> Steph.
> Either would be acceptable, though I greatly prefer #2.  I argue that
> #2 is perfectly acceptable for two reasons:
> 1. If people adopted the convention of simply using their domain name
> (quite reasonable, I think, and likely more-or-less what people will
> naturally use anyway), it would convey the exact same meaning and
> uniqueness as a full URL, but with less typing - "http://foo.com" is
> 11 characters longer than "foo".
> 2. This does not harm the ability of generic consumers to process
> data.  The URL that a prefix is bound to has no official meaning
> anyway - it's solely a uniquifing mechanism - so generic consumers can
> infer nothing from it in the general case.  They can do exactly as
> much with a non-URL prefix.  When a consumer *does* know what the URL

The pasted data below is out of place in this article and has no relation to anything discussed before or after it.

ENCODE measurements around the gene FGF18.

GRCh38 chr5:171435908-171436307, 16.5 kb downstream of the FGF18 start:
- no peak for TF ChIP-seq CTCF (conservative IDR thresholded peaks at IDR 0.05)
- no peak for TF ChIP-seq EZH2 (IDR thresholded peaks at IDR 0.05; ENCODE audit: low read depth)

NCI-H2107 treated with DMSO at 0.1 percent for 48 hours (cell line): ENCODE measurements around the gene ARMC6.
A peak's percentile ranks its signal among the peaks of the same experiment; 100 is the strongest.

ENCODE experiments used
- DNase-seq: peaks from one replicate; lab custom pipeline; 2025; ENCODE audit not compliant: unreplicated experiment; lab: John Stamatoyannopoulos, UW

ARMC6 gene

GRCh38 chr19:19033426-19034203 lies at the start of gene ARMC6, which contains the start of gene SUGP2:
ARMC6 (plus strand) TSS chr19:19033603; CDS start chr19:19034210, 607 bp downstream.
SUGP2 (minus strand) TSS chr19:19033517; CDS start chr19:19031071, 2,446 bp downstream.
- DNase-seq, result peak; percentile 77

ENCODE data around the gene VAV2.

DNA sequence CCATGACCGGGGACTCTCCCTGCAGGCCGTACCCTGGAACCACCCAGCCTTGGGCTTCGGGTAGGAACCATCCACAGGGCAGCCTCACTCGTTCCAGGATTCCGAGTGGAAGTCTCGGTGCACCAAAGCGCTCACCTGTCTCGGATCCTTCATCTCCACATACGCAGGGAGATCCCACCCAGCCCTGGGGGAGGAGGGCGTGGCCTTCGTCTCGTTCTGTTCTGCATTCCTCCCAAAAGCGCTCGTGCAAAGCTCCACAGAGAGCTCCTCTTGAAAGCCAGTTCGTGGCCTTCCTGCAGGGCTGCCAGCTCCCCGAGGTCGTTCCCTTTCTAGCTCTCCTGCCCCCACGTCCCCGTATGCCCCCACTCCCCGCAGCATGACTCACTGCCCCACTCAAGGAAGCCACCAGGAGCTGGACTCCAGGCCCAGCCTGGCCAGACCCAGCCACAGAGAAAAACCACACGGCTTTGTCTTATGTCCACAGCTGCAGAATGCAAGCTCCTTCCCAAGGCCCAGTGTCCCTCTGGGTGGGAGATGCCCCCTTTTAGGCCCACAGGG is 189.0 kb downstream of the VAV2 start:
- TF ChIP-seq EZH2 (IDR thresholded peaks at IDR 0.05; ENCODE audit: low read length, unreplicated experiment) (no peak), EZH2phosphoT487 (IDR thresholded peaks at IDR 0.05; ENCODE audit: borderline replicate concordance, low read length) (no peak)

> means (it's a vocabularly it recognizes), it can do something special
> (inferring defaults, etc.), but it can do the exact same thing when it
> knows what a particular prefix means (which is what consumers do
> today).
> However, if #2 is for whatever reason unacceptable, #1 is the *bare
> minimum* that needs to be done for the RDFa spec to document reality,
> such that a consumer can follow the spec and reasonably expect to
> correctly consume content already on the web.  If this is not done,
> the RDFa spec is vastly less useful, and shouldn't be pursued.
> ~TJ
> -- 
> Steph.

Ivan Herman, W3C Semantic Web Activity Lead
Home: http://www.w3.org/People/Ivan/
mobile: +31-641044153
FOAF: http://www.ivan-herman.net/foaf.rdf
Received on Tuesday, 6 November 2012 15:19:15 UTC

This archive was generated by hypermail 2.4.0 : Friday, 17 January 2020 17:05:32 UTC